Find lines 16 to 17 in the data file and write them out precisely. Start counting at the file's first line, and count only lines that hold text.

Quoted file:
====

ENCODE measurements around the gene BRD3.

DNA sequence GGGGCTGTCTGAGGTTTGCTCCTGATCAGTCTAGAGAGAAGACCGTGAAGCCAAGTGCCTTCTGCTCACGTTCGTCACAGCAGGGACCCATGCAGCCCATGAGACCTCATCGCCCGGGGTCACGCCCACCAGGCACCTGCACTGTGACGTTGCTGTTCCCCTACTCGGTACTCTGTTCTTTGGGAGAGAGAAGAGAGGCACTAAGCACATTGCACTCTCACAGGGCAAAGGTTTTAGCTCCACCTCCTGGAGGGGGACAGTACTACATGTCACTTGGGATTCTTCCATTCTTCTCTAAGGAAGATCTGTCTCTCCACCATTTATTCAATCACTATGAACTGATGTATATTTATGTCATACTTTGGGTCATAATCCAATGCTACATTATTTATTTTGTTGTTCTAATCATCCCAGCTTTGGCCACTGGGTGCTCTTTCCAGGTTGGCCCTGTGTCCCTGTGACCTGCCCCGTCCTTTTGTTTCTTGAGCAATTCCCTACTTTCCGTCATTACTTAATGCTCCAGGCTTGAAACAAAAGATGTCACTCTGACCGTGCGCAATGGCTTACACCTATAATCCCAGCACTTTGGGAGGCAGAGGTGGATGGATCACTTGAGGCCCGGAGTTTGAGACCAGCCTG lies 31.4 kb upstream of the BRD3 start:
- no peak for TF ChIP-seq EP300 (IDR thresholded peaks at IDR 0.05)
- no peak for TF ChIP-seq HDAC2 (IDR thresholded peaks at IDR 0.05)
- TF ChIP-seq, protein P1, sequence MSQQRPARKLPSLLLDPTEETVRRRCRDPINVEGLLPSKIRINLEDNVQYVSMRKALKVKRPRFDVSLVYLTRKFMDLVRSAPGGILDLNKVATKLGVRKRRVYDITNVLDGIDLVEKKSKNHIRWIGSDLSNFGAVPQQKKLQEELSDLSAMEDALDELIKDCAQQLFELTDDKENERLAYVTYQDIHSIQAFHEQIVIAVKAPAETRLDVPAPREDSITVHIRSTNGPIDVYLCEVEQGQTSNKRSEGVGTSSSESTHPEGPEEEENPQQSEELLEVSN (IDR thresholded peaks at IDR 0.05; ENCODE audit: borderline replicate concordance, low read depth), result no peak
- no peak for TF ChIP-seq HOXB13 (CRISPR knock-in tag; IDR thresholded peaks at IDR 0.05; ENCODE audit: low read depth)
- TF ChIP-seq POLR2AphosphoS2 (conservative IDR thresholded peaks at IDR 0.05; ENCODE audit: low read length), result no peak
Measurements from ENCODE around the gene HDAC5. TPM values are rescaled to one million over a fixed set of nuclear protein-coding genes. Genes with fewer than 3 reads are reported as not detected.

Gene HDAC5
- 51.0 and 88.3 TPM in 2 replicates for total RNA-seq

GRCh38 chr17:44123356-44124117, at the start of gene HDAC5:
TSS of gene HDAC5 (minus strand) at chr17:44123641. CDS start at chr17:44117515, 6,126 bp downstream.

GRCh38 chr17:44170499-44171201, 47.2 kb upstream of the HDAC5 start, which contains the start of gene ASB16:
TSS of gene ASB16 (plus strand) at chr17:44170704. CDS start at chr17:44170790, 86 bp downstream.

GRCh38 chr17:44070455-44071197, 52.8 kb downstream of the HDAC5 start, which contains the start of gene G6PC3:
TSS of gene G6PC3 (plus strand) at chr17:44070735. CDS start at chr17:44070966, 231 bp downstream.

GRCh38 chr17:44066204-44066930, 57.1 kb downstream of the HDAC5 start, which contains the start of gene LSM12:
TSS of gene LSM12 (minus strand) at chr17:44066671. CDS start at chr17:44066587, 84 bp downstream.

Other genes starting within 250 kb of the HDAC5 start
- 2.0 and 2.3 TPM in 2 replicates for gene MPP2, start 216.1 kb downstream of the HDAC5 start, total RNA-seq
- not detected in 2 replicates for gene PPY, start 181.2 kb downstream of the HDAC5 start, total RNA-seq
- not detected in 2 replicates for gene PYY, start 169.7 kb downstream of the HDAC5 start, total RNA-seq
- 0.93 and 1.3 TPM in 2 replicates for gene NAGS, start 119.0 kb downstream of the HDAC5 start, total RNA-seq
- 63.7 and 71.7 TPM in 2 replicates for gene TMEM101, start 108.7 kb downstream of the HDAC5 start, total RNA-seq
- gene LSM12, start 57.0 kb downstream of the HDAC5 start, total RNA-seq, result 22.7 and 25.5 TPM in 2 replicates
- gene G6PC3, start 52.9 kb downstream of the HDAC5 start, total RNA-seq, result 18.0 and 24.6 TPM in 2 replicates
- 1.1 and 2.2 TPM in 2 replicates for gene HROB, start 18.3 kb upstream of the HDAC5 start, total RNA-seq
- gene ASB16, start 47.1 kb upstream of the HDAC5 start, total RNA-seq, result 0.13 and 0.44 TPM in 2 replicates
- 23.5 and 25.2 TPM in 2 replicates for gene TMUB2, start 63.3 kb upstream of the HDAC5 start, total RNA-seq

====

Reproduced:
TSS of gene G6PC3 (plus strand) at chr17:44070735. CDS start at chr17:44070966, 231 bp downstream.

GRCh38 chr17:44066204-44066930, 57.1 kb downstream of the HDAC5 start, which contains the start of gene LSM12: